The fiber core may be a random fiber mat or felt which is impregnated with the thermally expansive medium, such as a thermally expansive polymer. Alternately, the carbon fibers may be woven into a cloth, fashioned into rovings, wound on a mandrel or put into other shapes or configurations. Further, the fibers may be randomly chopped. To facilitate manufacture, a soup of the melted thermally conductive material and finely divided carbon fibers may be mixed and loaded into the vessel. Further, other highly thermally conductive materials may also be introduced into the mix, such as diamonds. Industrial diamonds have a thermal conductivity which is about a third again more than the K-1100 carbon fiber. By intermixing an industrial diamond dust into the mixture, still better thermal conductivity can be provided. Alternately, the core can be comprised of finely divided diamonds alone without the carbon fibers. The industrial diamonds or diamond and fiber mixture are arranged in a random or other pattern which has a high surface area relative to the volume of thermally conductive material in the vessel, as discussed below.

FIG. 6 shows a preferred mandrel wound or coaxial carbon fiber, carbon filament embodiment. The vessel is defined by a highly thermally conductive metal member 100 which defines a generally annular bore therein. The bore has a tapered inner end 102 in which a tapered beryllium copper collet 104 is slidably received. An annular chamber 106 is defined between the collet and a rigid non-compressible metal element 110. The collet 104 has a lip 112 which restrains the metal element 110 from shifting rearward. An O-ring 114 inhibits high pressure leakage of the thermally conductive material and prevents air from being drawn into the annular region 106 as the thermally expansive material contracts.

The annular chamber 106 is filled with tightly mandrel wound carbon fibers 116 impregnated with the thermal expansion material. The fibers 116 are depicted as widely spaced in FIG. 6A for simplicity of illustration. A thin electrical resistive heater layer 118 extends substantially around the annular chamber and are surrounded by thermally conductive electrical insulation 120. Optionally, electrically insulated resistance wires may be disposed in the annular chamber 106. High pressure electrical feeds 122 provide insulated electrical current flow paths between the resistance heater layer 118 and the exterior of the actuator. A fill tube 124 is provided to facilitate filling of the annular bore 106 with the thermally expansive material.

A force transfer means transfers expansive force from the annular region 106. In the preferred embodiment, a plurality of radial bores 126 are filled with the polymeric expansion material 128. Under the high forces generated in the annular region 106, the polymeric expansion material flows to transfer the force even in its cool state. Optionally, other force transferring means may be disposed in all or part of the bores, such as a rubber or nylon plug.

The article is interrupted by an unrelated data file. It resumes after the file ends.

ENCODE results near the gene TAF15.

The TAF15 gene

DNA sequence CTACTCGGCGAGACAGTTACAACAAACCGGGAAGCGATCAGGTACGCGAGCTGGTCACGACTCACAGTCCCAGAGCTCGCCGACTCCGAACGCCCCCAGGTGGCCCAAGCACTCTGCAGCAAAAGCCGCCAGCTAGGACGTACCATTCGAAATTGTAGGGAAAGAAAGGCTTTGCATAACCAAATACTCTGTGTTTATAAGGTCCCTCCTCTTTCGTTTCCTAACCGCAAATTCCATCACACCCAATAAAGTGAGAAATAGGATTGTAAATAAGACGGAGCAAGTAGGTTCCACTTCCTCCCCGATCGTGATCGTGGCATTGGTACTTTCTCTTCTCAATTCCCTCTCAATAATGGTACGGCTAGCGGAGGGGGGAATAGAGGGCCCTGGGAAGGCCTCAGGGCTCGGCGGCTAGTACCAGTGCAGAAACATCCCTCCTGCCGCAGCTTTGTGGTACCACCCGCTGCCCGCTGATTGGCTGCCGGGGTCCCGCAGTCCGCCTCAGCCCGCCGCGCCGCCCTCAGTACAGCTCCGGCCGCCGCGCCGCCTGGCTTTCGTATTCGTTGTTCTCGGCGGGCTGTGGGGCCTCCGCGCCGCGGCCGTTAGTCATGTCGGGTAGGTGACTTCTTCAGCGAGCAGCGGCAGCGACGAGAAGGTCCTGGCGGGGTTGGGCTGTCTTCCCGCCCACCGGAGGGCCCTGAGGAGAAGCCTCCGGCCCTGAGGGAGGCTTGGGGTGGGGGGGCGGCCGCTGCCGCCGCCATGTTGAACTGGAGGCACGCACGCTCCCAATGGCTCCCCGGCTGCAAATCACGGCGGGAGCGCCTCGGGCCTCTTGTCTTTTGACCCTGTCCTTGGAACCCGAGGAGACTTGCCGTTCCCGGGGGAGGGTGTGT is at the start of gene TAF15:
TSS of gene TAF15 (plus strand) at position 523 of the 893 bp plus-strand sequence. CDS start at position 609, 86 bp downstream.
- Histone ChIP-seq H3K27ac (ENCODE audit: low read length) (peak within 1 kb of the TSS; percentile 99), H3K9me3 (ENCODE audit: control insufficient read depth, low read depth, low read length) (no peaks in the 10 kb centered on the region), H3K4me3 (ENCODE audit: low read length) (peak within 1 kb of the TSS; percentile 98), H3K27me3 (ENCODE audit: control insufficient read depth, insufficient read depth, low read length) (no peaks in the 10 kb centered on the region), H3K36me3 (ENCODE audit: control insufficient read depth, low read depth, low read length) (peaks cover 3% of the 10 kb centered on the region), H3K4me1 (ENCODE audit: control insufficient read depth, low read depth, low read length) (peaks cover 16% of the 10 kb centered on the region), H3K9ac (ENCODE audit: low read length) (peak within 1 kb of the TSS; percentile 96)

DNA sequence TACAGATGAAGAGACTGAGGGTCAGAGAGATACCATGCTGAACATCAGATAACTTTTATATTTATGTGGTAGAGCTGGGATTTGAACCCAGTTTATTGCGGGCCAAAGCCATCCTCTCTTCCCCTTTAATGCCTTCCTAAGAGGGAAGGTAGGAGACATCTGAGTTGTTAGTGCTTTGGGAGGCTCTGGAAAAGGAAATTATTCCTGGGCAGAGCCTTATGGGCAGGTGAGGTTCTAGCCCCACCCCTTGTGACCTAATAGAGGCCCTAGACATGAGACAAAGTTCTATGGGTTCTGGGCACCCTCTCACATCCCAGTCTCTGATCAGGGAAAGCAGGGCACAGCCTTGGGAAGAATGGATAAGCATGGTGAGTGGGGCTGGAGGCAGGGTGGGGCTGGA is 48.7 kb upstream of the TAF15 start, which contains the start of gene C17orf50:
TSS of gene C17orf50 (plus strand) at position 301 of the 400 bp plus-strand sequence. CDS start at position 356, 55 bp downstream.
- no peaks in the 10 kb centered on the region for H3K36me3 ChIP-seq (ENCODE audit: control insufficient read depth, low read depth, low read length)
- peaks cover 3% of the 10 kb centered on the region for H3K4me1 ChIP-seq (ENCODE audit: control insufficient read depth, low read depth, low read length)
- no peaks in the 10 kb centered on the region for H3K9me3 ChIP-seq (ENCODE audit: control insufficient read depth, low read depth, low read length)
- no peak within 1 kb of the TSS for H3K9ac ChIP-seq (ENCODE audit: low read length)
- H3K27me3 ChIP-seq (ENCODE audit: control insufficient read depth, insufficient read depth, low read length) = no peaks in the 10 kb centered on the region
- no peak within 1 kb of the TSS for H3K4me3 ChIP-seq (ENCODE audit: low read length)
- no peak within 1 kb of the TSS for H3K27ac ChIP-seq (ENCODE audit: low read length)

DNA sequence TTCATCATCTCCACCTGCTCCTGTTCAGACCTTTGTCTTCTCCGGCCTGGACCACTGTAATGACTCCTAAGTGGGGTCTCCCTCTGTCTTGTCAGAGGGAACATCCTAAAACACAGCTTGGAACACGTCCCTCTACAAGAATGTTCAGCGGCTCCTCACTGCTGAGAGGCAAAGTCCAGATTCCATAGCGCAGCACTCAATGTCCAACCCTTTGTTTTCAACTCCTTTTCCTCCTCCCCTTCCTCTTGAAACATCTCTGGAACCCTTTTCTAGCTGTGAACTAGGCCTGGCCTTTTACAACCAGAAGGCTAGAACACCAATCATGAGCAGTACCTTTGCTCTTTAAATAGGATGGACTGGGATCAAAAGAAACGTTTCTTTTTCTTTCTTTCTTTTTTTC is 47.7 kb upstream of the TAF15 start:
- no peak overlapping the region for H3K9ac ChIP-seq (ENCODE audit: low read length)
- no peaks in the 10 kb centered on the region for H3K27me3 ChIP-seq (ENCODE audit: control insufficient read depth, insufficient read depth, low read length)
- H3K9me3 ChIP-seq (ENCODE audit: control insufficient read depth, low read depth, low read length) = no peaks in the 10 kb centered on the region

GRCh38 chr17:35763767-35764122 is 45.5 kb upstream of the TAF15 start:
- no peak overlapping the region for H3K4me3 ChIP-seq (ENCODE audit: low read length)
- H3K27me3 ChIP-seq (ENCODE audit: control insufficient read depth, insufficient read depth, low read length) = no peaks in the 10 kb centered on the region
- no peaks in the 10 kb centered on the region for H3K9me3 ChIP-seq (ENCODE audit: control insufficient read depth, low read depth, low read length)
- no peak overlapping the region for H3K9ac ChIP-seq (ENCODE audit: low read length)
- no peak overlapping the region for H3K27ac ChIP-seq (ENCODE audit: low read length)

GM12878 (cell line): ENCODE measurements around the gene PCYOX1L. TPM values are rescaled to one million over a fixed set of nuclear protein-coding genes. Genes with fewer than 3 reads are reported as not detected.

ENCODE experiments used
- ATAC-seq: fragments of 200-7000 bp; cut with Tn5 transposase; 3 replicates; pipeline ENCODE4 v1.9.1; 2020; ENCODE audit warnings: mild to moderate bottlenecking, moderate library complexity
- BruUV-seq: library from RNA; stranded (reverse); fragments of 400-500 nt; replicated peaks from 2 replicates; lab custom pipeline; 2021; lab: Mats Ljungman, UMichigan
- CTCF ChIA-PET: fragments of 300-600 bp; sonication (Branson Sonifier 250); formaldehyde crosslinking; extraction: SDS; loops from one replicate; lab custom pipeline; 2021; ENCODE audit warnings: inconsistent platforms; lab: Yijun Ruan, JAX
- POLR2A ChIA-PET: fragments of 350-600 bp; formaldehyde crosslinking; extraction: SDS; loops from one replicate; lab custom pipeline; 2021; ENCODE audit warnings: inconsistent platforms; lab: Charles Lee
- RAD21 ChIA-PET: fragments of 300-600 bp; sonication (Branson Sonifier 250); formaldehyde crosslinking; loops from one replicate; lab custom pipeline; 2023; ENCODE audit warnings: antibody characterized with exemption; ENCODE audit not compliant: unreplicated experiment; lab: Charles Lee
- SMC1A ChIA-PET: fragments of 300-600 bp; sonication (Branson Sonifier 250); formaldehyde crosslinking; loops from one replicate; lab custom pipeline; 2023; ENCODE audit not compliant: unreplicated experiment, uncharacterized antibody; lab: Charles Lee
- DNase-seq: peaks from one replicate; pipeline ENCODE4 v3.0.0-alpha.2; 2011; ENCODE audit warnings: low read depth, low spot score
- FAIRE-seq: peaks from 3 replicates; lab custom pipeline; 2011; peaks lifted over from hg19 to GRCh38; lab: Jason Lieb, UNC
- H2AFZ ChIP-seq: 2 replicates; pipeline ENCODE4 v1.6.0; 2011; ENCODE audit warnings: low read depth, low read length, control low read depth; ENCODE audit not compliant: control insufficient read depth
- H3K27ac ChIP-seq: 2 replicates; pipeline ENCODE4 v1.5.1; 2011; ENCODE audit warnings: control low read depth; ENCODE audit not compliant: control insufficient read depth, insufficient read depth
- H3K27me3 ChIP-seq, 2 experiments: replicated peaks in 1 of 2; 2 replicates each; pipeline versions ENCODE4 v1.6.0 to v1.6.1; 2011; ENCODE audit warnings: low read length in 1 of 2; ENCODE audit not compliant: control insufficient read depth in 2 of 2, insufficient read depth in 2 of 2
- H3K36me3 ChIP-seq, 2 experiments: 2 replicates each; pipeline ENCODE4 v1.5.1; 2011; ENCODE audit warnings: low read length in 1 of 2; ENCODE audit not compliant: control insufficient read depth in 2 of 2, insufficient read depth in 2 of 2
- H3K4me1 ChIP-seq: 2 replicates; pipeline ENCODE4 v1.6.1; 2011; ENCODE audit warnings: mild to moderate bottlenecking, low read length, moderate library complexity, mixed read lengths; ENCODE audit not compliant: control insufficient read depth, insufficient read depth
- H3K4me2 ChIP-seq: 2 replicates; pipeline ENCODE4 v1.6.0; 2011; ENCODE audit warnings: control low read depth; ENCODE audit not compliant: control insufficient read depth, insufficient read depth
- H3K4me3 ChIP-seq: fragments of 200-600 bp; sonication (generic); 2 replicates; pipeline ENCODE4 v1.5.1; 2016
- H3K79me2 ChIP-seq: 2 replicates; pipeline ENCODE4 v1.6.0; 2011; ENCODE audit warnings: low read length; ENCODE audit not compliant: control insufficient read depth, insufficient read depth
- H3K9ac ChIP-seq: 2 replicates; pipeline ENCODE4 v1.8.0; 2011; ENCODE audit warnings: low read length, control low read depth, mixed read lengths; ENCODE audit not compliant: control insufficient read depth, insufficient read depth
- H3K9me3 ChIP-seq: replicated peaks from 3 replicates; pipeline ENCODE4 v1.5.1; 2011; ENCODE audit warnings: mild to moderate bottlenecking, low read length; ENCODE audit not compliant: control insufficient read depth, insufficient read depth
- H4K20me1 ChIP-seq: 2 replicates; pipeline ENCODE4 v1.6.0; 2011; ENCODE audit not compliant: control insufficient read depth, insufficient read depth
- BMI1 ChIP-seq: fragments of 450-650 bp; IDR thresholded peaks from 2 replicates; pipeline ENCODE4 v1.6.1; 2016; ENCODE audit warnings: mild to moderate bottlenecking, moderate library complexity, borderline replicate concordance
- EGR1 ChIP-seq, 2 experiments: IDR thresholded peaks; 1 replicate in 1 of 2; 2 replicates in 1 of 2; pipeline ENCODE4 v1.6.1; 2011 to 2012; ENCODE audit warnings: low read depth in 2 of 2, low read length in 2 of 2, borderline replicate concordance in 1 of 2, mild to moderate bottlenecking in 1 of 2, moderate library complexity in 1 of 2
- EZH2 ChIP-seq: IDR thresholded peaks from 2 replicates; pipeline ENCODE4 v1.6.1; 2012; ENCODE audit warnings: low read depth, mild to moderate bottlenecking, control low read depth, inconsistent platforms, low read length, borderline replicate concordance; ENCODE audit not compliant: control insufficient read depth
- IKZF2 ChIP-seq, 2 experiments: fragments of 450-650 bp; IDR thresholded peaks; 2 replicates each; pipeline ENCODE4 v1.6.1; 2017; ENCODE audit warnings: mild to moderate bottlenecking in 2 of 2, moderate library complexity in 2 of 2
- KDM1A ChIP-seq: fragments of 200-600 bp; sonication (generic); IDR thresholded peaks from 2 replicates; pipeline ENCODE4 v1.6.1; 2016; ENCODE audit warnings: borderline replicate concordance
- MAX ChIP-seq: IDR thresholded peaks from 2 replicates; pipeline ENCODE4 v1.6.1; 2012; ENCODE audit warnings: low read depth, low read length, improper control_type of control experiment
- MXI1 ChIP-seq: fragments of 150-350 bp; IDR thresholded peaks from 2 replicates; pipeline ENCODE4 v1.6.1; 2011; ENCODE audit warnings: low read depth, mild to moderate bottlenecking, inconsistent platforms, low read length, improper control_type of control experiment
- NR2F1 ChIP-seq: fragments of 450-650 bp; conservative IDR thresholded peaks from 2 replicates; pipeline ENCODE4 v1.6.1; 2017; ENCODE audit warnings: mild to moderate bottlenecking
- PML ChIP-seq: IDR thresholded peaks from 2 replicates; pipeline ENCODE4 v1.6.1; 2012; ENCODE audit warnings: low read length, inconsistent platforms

The radial bores 126 merge such that the polymeric expansion material 128 acts against a piston 130 which is slidably received in a piston guide 132. An O-ring 134 and collar 136 are selectively clamped against the piston by threading the piston guide 132 into or out of the housing 100. In this manner, as the thermally expansive material changes phase and expands, it moves through the bores urging the piston to extend.

The collet 104 is threadedly connected 138 with the vessel 100. In this manner, rotation of the collet member 104 by engaging bores 140 forces the collet member 104 against the tapered wall surface 102. The camming contracts the diameter of the collet and compresses the carbon fiber and thermal expansion material within the annular chamber 106. With reference to FIG. 7, compressing the carbon fibers increases their electrical conductivity, hence their thermal conductivity. The improvement in thermal conductivity might be attributable to pressing crossing fibers together into better thermal contact. The collet includes collet flex points 142 and an O-ring 144 and hydraulic backup ring 146 to facilitate adjusting the compressive force with which the collet is forced into the bore. It is to be appreciated, that by selectively adjusting the threaded interaction of the collet and the housing, the conductivity of the carbon fiber can be adjusted to meet preselected conductivity parameters within the range of available conductivities of FIG. 7.

By adjusting the conductivity of the carbon fibers, the cooling rates of the core can be tailored. This allows the cooling to be tailored. The heat transfer conductivity of the carbon fiber and thermally expandable polymer can exceed the thermal conductivity of the housing when the housing is constructed of aluminum or beryllium copper. This higher thermal conductivity of the core relative to the housing promotes the cores coming into thermal equilibrium more rapidly than if the housing drained away the heat at the same speed as the core. As the housing removes heat, the more thermally conductive core reacts quickly to re-distribute the heat uniformly. This permits the core to heat and cool uniformly.